The first complete treatment for AIDS that is taken once a day as a single pill is expected to be available soon.
The pill, which combines three drugs made by two companies, would be a milestone in improving the simplicity of treatment for the disease, experts say. It should make it easier for people to take their medicine regularly, which is important for keeping the virus that causes the disease in check.
Only a decade ago, when cocktails of AIDS drugs were first used, patients often had to take two or three dozen pills a day, some with food, some without, some so frequently patients had to get up in the middle of the night. Since then, the regimens have been whittled down to as few as two pills a day, and now, one.
"Going down to one pill a day is amazing," said Keith Folger of Washington, who started on 36 pills a day about 11 years ago and expects to switch to the new pill when it becomes available.
Mr. Folger, who is just leaving a job as director of community mobilization for the National Association of People With AIDS, said the pill would be "remarkable, especially for people who are starting on medication for the first time and are sort of freaked out that they will have to take pills for the rest of their lives."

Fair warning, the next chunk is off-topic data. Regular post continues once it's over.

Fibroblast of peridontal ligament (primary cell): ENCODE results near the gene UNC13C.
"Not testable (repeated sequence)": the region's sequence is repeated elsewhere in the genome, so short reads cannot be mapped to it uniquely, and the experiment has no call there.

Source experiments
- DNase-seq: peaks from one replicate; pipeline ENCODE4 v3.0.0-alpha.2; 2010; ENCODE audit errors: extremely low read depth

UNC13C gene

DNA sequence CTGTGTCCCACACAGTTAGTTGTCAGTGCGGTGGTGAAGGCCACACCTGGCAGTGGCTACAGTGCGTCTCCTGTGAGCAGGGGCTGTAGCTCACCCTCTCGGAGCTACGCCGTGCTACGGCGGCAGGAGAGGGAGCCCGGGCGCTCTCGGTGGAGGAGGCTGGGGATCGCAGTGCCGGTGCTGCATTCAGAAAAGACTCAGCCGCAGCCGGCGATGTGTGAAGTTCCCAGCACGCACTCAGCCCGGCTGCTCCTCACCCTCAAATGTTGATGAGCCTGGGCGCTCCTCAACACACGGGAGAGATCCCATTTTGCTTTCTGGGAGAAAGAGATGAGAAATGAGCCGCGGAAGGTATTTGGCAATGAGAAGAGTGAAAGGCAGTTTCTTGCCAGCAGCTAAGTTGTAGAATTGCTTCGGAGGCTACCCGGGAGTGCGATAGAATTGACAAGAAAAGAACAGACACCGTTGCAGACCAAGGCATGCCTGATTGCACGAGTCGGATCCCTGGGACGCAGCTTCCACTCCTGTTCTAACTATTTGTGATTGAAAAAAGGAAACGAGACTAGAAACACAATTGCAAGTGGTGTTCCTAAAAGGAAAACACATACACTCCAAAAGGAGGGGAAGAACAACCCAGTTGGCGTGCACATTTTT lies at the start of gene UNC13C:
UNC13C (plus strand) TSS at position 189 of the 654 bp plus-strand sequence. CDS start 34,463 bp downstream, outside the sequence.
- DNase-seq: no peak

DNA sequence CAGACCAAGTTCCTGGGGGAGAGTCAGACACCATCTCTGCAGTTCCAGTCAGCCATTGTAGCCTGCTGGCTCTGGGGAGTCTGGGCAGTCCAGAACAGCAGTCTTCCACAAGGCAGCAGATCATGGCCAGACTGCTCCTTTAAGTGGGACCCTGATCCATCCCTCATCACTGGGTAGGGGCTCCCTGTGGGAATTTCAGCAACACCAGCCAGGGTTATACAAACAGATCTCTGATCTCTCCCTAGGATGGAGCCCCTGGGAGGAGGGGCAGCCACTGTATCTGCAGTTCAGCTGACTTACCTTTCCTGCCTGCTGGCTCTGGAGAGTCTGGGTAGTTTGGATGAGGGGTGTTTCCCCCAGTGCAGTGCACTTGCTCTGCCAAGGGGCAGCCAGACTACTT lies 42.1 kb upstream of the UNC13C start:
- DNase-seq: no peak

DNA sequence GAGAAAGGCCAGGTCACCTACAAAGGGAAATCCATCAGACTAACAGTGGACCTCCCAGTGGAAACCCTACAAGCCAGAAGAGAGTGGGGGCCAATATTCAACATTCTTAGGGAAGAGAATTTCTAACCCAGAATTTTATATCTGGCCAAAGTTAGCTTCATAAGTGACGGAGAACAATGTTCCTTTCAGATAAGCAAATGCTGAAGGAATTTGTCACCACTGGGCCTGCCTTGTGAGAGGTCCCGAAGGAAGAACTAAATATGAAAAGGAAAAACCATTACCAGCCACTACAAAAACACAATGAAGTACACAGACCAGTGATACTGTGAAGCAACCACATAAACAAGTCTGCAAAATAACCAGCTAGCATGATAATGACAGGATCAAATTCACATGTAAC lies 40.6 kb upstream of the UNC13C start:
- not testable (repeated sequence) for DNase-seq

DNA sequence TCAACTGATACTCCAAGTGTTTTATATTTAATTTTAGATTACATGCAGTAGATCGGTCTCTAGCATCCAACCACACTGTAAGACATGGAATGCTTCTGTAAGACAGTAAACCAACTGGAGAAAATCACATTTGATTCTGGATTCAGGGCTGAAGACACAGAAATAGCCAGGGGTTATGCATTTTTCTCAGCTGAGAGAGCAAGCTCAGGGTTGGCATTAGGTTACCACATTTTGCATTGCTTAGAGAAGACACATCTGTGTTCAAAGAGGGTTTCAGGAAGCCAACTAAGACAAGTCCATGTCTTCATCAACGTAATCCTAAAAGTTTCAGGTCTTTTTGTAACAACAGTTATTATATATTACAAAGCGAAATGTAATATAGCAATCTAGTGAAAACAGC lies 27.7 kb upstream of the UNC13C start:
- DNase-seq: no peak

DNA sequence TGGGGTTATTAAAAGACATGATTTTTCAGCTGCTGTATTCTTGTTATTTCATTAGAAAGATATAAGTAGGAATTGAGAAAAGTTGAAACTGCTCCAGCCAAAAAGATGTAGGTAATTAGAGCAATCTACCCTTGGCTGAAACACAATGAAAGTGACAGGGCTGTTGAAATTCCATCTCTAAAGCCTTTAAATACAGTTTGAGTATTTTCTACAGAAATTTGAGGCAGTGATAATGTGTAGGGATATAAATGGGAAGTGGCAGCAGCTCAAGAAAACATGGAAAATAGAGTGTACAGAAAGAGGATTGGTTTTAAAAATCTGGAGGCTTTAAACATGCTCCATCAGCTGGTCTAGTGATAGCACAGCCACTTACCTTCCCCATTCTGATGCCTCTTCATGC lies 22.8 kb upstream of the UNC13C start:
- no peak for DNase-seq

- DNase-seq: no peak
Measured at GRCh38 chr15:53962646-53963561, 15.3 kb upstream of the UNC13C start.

The new drug is a combination of drugs already on the market — Sustiva, sold by Bristol-Myers Squibb, and Truvada, sold by Gilead Sciences. Truvada is a combination of two Gilead drugs, Viread and Emtriva.
The Food and Drug Administration is expected to approve the new drug as soon as this week. The agency has until October to act but is expected to do so much sooner, partly because the government has been encouraging companies to do just this sort of collaboration to come up with simpler AIDS drugs.
The companies have not revealed the new drug's name or its price, though they have suggested it will cost roughly the same as Sustiva and Truvada bought separately, which is about $1,200 a month.
There are already other AIDS pills that combine three drugs. One, made by a company in India, was recently approved by the F.D.A. for use in developing countries. But those other three-in-one pills generally contain older drugs and are taken twice a day./AzerTAc/